SAC # 100

Implications of devolved natural resource management for citizen experts: Perspectives from the Mataura and the American West  ___________________________________________________________________


TIME | 24 November 2010, 4pm onwards

LOCATION | CSAFE Seminar Room, , Dunedin

SPEAKER | Julia Haggerty


Legally bound to encourage both equity and sustainability in resource management, decision-makers in Aotearoa New Zealand increasingly rely on social participation in resource management to achieve these objectives. The resulting hybrid forms of governance have created important new opportunities and burdens for elected officials and private and public-sector professionals as well as for citizen volunteers. Based on the recent stewardship history of Murihiku/Southland’s Mataura River, this paper describes new institutions that have emerged in the region to address freshwater stewardship and their historical context. Drawing on first-person narratives about river stewardship and experiences in governance gathered from Maori and Pakeha individuals, the analysis considers the ways in which the particulars of institutional and historical context shape “citizen” experiences of freshwater governance. Evidence presented in this analysis affirms scholarship that points out the potential for nurturing environmental subjectivities through the devolution of resource control to robust local institutions. Environmental and political dynamics have created opportunities for synergistic exchanges between Maori and European as well as expert and lay perspectives about freshwater ecosystems. However, this case study also emphasizes the transformative and often destructive powers of neoliberal political-economic ideologies, colonial histories and the biophysical qualities of river systems vis a vis the outcomes of environmental governance for both subjectivities and ecologies.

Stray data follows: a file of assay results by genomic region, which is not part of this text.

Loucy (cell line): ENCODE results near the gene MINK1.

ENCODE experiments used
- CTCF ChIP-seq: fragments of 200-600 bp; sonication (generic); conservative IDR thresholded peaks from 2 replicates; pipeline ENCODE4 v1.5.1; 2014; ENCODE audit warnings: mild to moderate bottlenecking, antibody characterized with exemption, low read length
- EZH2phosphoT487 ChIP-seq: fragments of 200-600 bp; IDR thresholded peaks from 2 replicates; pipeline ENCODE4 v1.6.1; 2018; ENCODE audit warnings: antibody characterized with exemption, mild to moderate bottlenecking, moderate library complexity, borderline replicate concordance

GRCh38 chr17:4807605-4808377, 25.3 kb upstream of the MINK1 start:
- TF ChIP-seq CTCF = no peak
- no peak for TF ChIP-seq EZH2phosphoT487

About the Speaker

Julia Haggerty was a post-doctoral fellow at CSAFE from 2005 through 2007. Her work focused on the intersecting histories of agricultural intensification and natural resource management in Southland in the post World War II period. Since leaving New Zealand, Haggerty has worked for Headwaters Economics, a non-profit, independent research group in Bozeman, Montana (USA). At Headwaters Economics, Haggerty conducts research on energy development (including fossil fuels and renewables) as well as agricultural economics. In this seminar, she hopes to develop some comparative observations on citizen involvement in resource management from her work in the United States. Haggerty holds a PhD in History from the University of Colorado-Boulder. 


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